Good morning, and welcome to today's hearing. Before we begin today, I want to take a moment to pay tribute to a true hero and a dear friend, Neil Armstrong, who was memorialized yesterday in a moving ceremony at the National Cathedral.
Neil Armstrong was an inspiration to all Americans, a recognized hero throughout the world -- and yet one of the most humble and gracious men you ever met. On several occasions Neil appeared before this Committee to offer his wisdom and insight, deflecting praise and questions with grace and humility.
Neil's first step on the Moon established America's preeminence in space and paved the way for scores of spectacular missions involving hundreds of outstanding Astronauts. Neil was one of the most impassioned advocates for preserving America's leadership in space and constantly challenged us to strengthen human space exploration goals and missions. I urge my colleagues to join me in working to carry out his legacy. We will forever be inspired by his remarkable life and forever honor him for his place in American history.
I want to thank our witnesses for being with us today. I know at lot of time and effort goes into your preparation but your knowledge and experience is very important to us, so thank you for taking the time to appear today.
NASA recently awarded more than $1.1 billion to three companies to develop competing concepts for human space transportation launch systems. Today's hearing will review NASA's rationale for selecting the three companies; consider the cost and safety implications of these recent decisions; and given the unique nature of Space Act Agreements, examine the level of NASA's insight and thus, its ability to evaluate technical and safety requirements.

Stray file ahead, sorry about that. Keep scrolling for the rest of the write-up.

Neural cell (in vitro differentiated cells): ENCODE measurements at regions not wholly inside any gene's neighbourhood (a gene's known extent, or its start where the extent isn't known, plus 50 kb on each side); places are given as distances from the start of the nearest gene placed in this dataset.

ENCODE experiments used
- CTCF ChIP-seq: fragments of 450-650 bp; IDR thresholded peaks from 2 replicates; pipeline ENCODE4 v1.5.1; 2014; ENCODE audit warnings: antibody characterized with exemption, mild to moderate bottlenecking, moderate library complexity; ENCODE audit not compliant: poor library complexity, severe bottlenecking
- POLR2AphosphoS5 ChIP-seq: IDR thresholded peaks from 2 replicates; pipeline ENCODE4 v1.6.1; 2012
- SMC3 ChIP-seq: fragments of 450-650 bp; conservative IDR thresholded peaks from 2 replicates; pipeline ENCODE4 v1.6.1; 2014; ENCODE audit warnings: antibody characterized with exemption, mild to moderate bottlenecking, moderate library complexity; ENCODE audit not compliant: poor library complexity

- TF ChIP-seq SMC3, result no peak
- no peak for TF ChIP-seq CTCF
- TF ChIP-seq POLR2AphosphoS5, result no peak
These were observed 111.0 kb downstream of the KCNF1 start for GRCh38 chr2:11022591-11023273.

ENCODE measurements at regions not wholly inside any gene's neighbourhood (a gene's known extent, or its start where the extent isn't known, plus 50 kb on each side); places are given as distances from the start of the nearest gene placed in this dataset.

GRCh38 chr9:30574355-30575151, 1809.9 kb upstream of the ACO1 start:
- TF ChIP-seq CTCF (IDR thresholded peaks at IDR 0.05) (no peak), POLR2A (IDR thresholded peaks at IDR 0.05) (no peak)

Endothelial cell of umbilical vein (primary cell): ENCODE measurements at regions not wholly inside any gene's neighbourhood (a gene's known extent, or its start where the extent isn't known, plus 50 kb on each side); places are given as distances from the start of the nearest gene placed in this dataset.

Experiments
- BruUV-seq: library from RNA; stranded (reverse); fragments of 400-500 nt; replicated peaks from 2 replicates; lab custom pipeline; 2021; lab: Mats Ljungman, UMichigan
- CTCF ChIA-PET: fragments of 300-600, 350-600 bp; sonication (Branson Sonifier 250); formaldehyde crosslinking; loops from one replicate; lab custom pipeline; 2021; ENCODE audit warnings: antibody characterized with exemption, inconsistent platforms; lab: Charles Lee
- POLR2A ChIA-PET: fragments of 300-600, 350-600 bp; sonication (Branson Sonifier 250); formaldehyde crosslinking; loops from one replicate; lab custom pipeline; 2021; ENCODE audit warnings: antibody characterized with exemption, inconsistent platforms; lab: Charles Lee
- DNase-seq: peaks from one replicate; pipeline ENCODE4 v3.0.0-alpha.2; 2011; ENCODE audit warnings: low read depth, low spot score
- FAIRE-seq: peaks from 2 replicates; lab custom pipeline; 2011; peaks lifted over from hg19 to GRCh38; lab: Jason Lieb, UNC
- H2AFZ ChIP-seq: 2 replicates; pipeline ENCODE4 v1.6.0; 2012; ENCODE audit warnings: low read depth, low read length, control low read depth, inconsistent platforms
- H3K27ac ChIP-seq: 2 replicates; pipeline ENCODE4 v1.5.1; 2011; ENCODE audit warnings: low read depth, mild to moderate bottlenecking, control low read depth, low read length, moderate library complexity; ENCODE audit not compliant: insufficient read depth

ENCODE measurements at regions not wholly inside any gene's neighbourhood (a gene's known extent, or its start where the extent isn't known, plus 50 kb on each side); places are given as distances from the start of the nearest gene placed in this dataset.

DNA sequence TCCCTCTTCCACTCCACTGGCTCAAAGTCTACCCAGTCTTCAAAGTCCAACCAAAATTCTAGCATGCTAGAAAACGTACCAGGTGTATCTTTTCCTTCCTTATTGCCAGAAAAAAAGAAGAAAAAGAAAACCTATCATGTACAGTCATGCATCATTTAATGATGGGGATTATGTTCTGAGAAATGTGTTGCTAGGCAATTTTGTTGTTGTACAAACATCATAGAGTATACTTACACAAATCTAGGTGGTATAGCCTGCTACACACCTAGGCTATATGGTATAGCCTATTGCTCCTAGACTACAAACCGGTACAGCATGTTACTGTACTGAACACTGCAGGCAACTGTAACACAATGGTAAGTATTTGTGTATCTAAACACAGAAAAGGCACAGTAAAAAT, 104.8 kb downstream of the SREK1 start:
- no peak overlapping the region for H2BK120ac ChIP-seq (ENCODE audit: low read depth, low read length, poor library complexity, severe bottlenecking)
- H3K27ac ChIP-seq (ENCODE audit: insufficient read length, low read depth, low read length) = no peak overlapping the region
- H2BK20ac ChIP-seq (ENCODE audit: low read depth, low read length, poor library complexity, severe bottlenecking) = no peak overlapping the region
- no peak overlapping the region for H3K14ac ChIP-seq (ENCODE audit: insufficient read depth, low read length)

Our nation has made great strides in space exploration. But those strides have not come without cost and sacrifice. We have lost astronauts. After the Columbia accident President Bush and Congress put our nation on a path to develop new human space transportation systems that were designed from inception to
be safer than the Space Shuttle. NASA responded with the Constellation system.
But this Administration has chosen a different path. NASA now seeks to use government funds to stimulate aerospace companies to develop multiple, competing human spaceflight systems -- systems for which NASA may be the only customer. Are these systems designed from inception to be safer than the space shuttle, or is NASA responding to different goals? How and when will we know the safety of these new systems?
NASA is using Space Act Agreements -- not regular contracts -- giving the companies great flexibility to do as they see fit. In fact so much flexibility that during this phase no NASA crew transportation system requirements can be levied. It's hard for me to understand why NASA is proceeding this way. Will this result in systems that are safe for our American and international partner astronauts? How will NASA know if they don't have the insight? And perhaps more importantly to those of us in Congress who are asked to fund this, how and when will NASA know if it is getting what it needs and if these systems will be safe enough. Redesigns will be costly and time consuming if important technical or safety requirements were not addressed up front.
If our nation is going to ask crews to explore space, it is our responsibility to do everything possible to ensure that those astronauts return to Earth safely. I'm not convinced this approach is the right one but I'm willing to listen.